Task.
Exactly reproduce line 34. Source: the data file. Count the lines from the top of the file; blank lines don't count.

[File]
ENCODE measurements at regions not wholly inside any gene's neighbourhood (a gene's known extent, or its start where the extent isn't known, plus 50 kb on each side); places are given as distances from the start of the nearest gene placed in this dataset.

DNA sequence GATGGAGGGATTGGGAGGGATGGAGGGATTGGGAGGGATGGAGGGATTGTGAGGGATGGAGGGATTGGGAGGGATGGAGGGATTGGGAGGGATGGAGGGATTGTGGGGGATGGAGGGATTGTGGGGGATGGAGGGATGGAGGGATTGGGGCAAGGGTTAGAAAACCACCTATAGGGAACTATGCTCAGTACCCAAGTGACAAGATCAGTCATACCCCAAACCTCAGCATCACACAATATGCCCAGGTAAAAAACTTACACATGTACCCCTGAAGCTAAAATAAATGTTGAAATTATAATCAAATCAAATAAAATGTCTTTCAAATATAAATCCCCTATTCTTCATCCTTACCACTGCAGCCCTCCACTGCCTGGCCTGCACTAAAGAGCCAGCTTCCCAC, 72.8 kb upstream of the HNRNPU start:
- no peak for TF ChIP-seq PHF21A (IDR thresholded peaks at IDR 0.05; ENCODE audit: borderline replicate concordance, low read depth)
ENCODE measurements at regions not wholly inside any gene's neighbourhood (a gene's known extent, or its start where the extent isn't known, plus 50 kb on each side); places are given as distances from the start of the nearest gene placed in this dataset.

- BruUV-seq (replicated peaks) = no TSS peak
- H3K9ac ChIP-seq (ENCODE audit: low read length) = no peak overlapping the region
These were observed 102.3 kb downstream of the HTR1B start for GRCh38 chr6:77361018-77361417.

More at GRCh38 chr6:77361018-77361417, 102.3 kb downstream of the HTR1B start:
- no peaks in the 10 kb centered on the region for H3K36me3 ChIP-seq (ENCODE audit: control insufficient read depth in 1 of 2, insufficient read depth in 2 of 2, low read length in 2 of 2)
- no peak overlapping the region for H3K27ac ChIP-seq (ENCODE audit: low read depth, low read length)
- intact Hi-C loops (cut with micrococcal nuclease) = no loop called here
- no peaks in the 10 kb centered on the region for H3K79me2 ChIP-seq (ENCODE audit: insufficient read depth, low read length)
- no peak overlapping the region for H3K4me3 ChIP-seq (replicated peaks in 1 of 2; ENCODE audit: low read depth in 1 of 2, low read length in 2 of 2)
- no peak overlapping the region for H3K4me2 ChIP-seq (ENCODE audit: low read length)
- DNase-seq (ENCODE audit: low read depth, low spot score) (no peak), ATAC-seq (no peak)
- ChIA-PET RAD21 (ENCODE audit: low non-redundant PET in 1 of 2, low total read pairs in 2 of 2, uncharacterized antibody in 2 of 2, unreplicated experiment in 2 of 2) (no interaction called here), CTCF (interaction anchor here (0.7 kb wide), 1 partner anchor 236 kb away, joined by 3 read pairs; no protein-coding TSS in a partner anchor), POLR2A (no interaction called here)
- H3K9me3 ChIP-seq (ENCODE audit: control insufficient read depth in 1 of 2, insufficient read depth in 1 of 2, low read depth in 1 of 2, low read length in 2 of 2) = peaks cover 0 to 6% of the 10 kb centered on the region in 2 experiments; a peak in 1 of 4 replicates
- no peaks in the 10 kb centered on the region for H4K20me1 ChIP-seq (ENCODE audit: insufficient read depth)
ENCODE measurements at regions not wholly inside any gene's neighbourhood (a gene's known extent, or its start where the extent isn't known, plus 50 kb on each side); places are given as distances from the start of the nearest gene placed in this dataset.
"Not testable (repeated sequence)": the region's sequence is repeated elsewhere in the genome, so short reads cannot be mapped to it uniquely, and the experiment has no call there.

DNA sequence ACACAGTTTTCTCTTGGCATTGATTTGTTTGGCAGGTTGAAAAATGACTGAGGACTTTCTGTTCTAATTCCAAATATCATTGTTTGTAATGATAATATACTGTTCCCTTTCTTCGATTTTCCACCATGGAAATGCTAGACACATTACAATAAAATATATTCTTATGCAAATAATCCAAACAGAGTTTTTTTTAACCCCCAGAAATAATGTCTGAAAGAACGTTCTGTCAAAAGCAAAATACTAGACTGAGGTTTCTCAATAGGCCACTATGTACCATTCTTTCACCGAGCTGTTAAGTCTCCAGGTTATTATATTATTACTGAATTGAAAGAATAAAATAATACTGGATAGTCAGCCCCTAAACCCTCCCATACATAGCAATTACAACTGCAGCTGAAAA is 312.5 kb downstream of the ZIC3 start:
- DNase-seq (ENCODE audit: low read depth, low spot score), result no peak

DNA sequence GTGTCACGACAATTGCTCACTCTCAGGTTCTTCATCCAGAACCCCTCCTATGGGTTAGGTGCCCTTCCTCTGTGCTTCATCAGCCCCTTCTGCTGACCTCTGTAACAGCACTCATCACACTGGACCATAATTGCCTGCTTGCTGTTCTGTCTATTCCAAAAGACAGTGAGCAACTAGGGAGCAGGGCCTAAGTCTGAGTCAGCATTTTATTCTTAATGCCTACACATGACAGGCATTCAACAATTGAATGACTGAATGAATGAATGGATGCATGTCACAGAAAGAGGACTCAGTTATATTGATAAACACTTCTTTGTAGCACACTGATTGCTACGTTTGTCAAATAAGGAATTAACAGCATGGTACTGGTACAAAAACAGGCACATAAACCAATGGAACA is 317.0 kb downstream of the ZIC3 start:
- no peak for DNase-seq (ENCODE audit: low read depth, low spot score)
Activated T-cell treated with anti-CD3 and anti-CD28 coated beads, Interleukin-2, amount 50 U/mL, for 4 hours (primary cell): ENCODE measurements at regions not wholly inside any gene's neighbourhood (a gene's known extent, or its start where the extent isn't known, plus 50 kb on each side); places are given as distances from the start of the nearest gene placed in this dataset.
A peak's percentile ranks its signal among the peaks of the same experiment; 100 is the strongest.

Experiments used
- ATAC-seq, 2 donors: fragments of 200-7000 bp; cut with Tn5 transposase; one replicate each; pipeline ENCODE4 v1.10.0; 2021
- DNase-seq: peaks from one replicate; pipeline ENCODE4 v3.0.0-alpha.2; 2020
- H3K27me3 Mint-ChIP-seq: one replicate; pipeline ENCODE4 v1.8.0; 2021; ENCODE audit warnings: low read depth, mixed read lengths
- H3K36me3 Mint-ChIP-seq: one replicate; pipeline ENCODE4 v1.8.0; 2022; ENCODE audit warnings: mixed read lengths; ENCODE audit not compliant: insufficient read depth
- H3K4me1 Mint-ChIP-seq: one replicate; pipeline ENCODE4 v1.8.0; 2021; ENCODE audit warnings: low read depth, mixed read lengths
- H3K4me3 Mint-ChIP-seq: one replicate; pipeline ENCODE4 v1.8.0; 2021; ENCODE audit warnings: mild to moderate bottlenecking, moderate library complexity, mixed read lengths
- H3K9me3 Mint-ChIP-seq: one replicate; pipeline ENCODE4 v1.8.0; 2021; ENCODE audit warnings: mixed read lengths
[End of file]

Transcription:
- H3K9me3 Mint-ChIP-seq: one replicate; pipeline ENCODE4 v1.8.0; 2021; ENCODE audit warnings: mixed read lengths